Big Mamma's Italian-American Cooking



My husband and I live on 3 acres of land that is bordered by working farm fields.  We are surrounded by a sea of green all summer and into fall harvest. Both of us enjoy working in our garden, tending to our boxwoods and fruit trees. Bob also keeps busy with cutting grass on our John Deere lawn tractor.  Even I take turns cutting on the tractor to help him out.
For all of us, staying at home has restored more simple interests, like gardening and cooking. Family time is more important than ever. I hope you will try and enjoy a few of my new favorites.


​Étouffée is a dish found in Creole and Cajun cuisine. Étouffée roughly translates to 'smother'. Creole food contains tomatoes of some type, where Cajun food generally does not. 

The origin of Creole is a combination of French, Spanish, and Italian heritage. Creole cooking does not use a dark roux as Cajun cooking does, but they both start with the Holy Trinity (onion, bell pepper, and celery). Serve this with crusty French bread, hot sauce, and a green salad.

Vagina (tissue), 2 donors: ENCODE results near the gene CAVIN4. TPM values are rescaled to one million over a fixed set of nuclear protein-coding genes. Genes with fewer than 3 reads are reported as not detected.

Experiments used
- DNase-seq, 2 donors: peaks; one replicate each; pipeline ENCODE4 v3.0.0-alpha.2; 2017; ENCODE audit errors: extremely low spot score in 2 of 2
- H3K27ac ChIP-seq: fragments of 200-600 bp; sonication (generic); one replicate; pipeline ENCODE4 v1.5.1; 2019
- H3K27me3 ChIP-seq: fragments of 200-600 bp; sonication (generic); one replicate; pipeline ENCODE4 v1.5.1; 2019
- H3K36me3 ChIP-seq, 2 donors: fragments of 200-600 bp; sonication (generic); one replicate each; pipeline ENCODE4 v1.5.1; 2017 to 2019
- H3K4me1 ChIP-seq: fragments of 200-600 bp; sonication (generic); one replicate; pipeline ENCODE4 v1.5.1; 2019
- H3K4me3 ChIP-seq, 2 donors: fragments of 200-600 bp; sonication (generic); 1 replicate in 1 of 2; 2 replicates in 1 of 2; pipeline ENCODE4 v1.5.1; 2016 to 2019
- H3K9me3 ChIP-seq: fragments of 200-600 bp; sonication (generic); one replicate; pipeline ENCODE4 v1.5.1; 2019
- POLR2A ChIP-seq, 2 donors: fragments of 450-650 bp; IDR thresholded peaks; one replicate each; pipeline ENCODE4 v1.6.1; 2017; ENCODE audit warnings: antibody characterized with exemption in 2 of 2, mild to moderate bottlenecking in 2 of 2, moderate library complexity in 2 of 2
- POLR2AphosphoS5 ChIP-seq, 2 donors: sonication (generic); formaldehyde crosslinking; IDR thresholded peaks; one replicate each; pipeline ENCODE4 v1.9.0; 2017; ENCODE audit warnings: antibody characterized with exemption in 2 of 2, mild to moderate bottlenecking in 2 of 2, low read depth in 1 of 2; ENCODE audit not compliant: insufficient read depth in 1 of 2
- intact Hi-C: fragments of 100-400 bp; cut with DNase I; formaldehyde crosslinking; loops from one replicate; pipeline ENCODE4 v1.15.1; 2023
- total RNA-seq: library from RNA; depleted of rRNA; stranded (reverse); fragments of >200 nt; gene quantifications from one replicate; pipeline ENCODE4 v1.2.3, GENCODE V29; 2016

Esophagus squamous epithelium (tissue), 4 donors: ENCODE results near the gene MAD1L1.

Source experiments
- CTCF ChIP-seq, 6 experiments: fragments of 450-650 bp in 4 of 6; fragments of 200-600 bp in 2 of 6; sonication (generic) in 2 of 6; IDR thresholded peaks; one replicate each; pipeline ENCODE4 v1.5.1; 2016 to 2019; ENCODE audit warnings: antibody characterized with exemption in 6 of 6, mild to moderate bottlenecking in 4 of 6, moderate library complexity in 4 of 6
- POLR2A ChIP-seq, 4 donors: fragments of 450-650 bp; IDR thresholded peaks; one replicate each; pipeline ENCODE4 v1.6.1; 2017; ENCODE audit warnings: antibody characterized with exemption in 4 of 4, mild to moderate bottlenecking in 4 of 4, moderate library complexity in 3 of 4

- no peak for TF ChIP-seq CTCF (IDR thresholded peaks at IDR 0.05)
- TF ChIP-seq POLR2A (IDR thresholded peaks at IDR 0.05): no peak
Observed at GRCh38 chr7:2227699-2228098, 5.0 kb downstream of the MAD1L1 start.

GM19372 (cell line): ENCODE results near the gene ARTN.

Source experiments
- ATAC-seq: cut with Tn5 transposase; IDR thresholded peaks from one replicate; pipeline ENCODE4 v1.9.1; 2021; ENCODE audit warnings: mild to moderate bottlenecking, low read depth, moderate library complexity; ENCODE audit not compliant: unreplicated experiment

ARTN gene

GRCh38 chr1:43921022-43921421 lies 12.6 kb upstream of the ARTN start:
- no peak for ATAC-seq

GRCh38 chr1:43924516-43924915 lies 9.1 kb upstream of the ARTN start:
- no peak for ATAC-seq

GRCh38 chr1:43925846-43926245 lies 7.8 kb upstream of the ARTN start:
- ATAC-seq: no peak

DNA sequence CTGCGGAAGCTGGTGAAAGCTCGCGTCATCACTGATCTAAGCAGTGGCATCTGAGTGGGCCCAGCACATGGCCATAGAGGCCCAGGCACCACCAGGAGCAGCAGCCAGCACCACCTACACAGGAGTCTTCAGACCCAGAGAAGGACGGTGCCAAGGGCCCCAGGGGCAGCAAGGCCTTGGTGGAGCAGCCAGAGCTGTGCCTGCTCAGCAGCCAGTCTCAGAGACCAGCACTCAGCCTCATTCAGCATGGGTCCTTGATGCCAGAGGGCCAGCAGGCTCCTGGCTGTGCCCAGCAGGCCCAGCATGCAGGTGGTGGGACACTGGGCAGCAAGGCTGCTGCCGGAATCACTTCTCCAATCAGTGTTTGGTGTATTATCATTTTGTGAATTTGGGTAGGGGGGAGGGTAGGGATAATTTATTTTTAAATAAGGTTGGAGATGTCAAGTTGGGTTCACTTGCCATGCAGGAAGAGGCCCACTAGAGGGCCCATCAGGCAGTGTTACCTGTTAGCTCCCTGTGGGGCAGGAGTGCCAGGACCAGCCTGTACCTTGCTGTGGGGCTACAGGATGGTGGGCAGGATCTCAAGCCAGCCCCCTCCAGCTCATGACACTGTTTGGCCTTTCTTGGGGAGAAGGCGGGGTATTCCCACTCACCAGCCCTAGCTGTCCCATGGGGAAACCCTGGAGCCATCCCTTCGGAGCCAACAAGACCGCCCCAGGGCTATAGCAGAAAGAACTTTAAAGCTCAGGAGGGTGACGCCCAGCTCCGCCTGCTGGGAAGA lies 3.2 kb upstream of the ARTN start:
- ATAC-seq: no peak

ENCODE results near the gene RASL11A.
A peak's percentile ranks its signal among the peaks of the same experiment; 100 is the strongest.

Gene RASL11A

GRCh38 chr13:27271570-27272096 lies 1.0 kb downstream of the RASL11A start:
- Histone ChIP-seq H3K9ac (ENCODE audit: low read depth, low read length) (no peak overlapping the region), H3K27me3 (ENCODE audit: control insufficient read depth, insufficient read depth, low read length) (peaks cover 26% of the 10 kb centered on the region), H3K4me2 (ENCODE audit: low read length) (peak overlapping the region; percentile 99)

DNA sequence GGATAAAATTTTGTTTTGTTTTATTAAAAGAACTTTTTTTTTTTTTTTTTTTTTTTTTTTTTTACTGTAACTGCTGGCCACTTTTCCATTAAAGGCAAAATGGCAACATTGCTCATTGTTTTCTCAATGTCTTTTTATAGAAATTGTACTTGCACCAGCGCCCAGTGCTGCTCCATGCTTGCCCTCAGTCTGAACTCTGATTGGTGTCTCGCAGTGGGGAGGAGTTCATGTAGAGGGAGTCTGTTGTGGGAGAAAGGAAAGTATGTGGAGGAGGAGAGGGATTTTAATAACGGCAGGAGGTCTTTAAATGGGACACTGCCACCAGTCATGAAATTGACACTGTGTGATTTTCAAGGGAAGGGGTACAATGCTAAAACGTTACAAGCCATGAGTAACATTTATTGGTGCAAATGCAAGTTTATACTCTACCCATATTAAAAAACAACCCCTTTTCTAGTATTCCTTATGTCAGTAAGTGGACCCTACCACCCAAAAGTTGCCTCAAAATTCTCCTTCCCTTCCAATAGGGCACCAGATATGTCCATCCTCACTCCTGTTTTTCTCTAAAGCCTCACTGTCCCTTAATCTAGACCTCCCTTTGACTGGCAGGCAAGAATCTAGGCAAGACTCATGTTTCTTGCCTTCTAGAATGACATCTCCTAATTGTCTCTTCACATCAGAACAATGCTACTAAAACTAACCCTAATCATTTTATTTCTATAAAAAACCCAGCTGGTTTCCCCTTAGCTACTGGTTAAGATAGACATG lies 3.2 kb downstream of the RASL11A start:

When in Italy, my favorite meal to order in a ristorante is Chicken Milanese. This time I added the addition of Parmigiano cheese and lemon zest to the breading to give it a little different twist. Serving it over a bed of arugula and is a very popular entree in Positano, Italy. I added radicchio and fennel. I served this with roasted new potatoes but risotto would also be delicious.
Lee's Kitchen Tips:
When frying any meat or vegetable, use an oil with a high smoke point, such as avocado oil, peanut oil, or coconut oil. Save your good extra-virgin olive oil for salads and drizzling on finished dishes.


I​zetta's Southern Cooking